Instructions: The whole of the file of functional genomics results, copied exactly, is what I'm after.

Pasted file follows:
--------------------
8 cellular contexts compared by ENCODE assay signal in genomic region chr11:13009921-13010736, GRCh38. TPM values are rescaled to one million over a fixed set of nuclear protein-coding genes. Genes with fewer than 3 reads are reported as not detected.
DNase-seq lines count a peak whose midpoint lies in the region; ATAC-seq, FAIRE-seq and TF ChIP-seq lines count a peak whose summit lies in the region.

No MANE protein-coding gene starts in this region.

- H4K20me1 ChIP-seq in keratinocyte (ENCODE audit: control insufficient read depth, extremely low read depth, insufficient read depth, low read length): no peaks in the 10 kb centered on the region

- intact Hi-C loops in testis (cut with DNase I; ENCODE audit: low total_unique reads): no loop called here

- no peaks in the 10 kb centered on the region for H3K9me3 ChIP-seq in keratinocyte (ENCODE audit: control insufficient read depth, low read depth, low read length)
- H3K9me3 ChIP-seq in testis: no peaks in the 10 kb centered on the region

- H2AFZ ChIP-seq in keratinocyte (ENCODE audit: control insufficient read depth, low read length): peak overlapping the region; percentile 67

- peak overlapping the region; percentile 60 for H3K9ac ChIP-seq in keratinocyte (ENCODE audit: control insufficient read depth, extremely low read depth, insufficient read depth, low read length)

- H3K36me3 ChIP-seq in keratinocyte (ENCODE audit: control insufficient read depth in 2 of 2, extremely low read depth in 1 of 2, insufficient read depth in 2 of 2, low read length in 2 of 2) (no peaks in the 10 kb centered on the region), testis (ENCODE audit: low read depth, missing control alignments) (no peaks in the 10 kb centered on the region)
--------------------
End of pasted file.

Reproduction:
8 cellular contexts compared by ENCODE assay signal in genomic region chr11:13009921-13010736, GRCh38. TPM values are rescaled to one million over a fixed set of nuclear protein-coding genes. Genes with fewer than 3 reads are reported as not detected.
DNase-seq lines count a peak whose midpoint lies in the region; ATAC-seq, FAIRE-seq and TF ChIP-seq lines count a peak whose summit lies in the region.

No MANE protein-coding gene starts in this region.

- H4K20me1 ChIP-seq in keratinocyte (ENCODE audit: control insufficient read depth, extremely low read depth, insufficient read depth, low read length): no peaks in the 10 kb centered on the region

- intact Hi-C loops in testis (cut with DNase I; ENCODE audit: low total_unique reads): no loop called here

- no peaks in the 10 kb centered on the region for H3K9me3 ChIP-seq in keratinocyte (ENCODE audit: control insufficient read depth, low read depth, low read length)
- H3K9me3 ChIP-seq in testis: no peaks in the 10 kb centered on the region

- H2AFZ ChIP-seq in keratinocyte (ENCODE audit: control insufficient read depth, low read length): peak overlapping the region; percentile 67

- peak overlapping the region; percentile 60 for H3K9ac ChIP-seq in keratinocyte (ENCODE audit: control insufficient read depth, extremely low read depth, insufficient read depth, low read length)

- H3K36me3 ChIP-seq in keratinocyte (ENCODE audit: control insufficient read depth in 2 of 2, extremely low read depth in 1 of 2, insufficient read depth in 2 of 2, low read length in 2 of 2) (no peaks in the 10 kb centered on the region), testis (ENCODE audit: low read depth, missing control alignments) (no peaks in the 10 kb centered on the region)